“To meet the urgent challenges of financing development, adapting to climate change, and promoting greener growth in a recession-battered world, it is crucial that efforts focus sharply on areas of greatest effectiveness,” he said.

The economist stressed the importance of energy efficiency especially for low-income countries.

Unlike other projects like renewable energy development, maximizing energy efficiency does not require large-scale investment and long-term financing, he said.

“Adopting environmentally-friendly policies and actions in low-income countries need not be an expensive luxury. Even the poorest nations can make money while mitigating environmental impacts,” Thomas said.

“In fact, there is huge scope for emission reductions that can be achieved at low or negative cost, particularly by increasing energy efficiency. It’s a win-win policy in principle.”

For instance, households in Bangladesh and Ethiopia are currently using efficient light bulbs, helping to avoid building costly fossil fuel power plants. In Vietnam, efficiency improvements have been a key element in expanding electricity access. In China, energy-efficiency lending through banks and utilities has yielded large energy savings.

He also stressed the need for greater efforts to reduce fossil fuel subsides.

“While significant progress has been made in bringing domestic energy prices towards global market, further work is still needed in this area. Removing energy subsidies could reduce greenhouse gas emissions by several %age points.”

In its latest annual outlook, the International Energy Agency projected fossil fuel subsides to reach $600 billion worldwide by 2015, while renewable energy subsidies will top $100 billion by then.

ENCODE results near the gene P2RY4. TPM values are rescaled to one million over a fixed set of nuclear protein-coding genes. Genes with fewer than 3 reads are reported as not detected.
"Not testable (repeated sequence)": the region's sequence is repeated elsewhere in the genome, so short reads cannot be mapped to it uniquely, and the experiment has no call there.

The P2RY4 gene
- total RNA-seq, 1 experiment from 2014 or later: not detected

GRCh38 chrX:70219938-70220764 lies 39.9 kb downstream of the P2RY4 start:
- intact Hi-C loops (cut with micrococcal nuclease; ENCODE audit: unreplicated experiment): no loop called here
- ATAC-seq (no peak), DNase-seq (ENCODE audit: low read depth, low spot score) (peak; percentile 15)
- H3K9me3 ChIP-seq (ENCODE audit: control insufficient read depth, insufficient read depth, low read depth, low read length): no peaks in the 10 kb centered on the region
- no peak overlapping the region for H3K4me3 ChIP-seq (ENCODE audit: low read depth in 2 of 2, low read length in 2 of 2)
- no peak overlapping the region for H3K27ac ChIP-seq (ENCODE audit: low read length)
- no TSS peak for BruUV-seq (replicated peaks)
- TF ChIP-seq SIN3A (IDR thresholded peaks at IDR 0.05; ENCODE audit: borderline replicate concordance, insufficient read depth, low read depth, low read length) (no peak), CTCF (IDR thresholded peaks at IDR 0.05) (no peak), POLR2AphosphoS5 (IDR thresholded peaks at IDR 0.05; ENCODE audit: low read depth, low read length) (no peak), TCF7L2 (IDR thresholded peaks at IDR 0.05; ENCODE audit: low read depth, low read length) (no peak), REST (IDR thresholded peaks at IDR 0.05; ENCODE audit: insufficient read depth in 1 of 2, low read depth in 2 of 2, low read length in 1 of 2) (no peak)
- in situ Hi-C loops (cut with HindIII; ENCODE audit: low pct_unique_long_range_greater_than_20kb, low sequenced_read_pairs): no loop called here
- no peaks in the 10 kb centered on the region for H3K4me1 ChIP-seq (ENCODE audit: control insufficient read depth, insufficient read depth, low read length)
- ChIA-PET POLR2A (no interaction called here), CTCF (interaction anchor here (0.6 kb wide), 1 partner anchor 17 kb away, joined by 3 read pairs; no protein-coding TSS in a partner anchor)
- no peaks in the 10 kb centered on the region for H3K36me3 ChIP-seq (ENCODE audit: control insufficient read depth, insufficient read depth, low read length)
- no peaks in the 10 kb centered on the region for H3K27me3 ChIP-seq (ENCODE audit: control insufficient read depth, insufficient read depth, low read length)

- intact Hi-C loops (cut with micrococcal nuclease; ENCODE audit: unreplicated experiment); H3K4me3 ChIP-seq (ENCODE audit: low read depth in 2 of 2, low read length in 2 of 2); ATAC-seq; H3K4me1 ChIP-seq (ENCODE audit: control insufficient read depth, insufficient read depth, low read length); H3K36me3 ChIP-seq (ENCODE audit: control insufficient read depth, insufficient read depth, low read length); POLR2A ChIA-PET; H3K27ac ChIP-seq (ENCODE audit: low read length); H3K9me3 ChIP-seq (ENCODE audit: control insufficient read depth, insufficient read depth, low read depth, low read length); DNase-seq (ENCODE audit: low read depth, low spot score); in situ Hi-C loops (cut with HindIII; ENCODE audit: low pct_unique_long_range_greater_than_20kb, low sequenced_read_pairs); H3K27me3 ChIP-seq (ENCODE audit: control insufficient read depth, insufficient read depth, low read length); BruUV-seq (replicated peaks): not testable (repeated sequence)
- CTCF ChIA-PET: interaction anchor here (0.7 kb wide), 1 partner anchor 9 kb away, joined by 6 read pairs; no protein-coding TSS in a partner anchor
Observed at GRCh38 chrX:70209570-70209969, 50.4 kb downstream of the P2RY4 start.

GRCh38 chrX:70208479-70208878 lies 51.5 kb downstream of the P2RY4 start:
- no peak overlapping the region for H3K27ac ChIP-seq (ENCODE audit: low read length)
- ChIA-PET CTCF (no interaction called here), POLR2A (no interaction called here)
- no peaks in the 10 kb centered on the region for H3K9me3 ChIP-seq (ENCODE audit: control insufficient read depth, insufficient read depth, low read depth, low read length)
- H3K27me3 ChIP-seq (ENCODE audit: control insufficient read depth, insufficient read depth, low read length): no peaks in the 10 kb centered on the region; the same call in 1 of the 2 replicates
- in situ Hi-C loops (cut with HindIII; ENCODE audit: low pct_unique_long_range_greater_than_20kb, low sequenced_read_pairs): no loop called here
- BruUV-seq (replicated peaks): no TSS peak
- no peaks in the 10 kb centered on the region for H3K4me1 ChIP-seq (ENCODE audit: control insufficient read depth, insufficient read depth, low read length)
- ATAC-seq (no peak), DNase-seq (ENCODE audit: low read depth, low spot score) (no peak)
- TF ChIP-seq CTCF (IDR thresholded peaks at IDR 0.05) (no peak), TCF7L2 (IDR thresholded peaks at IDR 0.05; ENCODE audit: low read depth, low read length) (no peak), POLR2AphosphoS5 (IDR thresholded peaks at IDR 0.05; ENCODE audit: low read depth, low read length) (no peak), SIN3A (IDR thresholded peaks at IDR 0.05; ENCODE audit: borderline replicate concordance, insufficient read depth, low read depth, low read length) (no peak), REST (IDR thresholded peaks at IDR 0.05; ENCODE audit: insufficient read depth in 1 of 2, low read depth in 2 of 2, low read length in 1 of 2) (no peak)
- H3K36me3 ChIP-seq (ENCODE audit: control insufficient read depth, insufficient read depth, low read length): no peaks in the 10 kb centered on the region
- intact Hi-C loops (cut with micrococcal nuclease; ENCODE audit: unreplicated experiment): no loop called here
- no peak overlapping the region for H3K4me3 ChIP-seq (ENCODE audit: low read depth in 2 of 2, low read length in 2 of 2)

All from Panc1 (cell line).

Phasing out fossil fuel consumption by 2020 would curb global energy demand by 5% and carbon emissions by nearly 6 %, the report showed.

For their part, industrialized nations including Korea should transfer more technical and financial innovations related to low-carbon development, while increasing assistance to poor countries in reducing emissions, Thomas argued.

“The commitment by industrialized countries has to be serious and sizeable. They are key players in technologies, finance, institutional mechanism, urban transport, and so on,” he said.

On the global level, there has to be greater investment in research and development to make clean energy affordable in the long run, he added.

He affirmed the World Bank’s commitment to combating global warming and narrowing “green gap” between rich and poor countries.

“The World Bank can play a small but important part in the climate arena,” Thomas said. “We mobilize resources for aid and compensation in forms of loans, grants, policy advice. Amounts involved are huge numbers.”

The bank scaled up annual investments in renewable energy and energy efficiency from $200 million to $2 billion between fiscal years of 2003 and 2008, with sizeable further increases since then.

In 2008 it adopted a policy framework on development and climate change, subsequently mobilizing an additional $5 billion in concessions for greenhouse gas reduction.

The new IEG report recommends that the World Bank rebalance its efforts toward higher-impact sectors and instruments, with relatively greater emphasis on energy efficiency, such as lighting and improvements in electricity transmission and distribution.

The institution also should actively assist clients to move away from coal, using energy-system-wide analyses to find cleaner, more cost-effective alternatives that can be financed, it said.

El contenido de las noticias que se presentan en esta sección es responsabilidad directa de las agencias emisoras de noticias y no necesariamente reflejan la posición del Gobierno de México en este u otros temas relacionados.